Personally, I would not like to live with static methods to keep consistency across a code base.
The advantages, whether you consider them "real" or not, of injecting the settings lie, as always in the freedom gained and the disadvantages avoided.
I'd always prefer to inject a settings instance as it ties you down the least and doesn't force you to use a mocking framework.
Mocking the static methods is the next best, I guess. As you are in C# and static and virtual don't mix there, I can't think of a convenient way - like using a test descendant and overriding the methods - to mock the methods without using a mocking framework.
Updating the database values before the test is horrible. As your tests then have an external dependency, they automatically become integration tests. It can work, but either you have to make your tests all use the same values or update the values every test method execution. The first is horribly restrictive. The latter will slow down your tests extremely and make everybody turn them off... No use having them in that case.
In short: injection prefered, use mocking the static methods as a crutch if you can't afford to update all uses of your static settings class to an injection pattern all in one go.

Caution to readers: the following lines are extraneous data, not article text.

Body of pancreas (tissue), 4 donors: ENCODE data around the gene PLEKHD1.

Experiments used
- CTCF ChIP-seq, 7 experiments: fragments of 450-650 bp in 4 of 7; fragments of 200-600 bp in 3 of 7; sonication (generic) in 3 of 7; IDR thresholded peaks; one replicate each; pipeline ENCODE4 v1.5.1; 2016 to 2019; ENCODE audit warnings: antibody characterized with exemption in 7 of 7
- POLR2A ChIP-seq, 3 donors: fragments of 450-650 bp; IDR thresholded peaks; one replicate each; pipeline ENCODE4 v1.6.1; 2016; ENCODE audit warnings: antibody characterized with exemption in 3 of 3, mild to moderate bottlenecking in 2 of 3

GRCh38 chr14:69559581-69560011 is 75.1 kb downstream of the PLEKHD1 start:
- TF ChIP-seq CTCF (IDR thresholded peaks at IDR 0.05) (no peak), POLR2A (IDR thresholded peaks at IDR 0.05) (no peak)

If I understand your setup with the settings class correctly, another option might be to keep your static class, make reading the values from the database happen as part of an initialization call on that class. Give the initialization method two parameters: one name/value pairs or whatever you like that you can pass in from your tests to populate your settings dictionary, the other to indicate whether values should be read from the database. Make the defaults to be an empty list of name/value pairs and "yes" read from db. (You may need to use overloads in C# to allow for default parameter values).
Now you also have your hands free for testing without affecting production use of the static class.
- Production code would simply call Initialize without using any parameters at some point in the startup of your application.
- Test code can call with an empty list and "no" to clear the settings.
- Test code can call with a list of name/value pairs and "no" to provide a limited set of specific values (clearing out what was there before if you so desire).
- Test code can call with a list of name/value pairs and "yes" to provide overrides to whatever will be read from the database.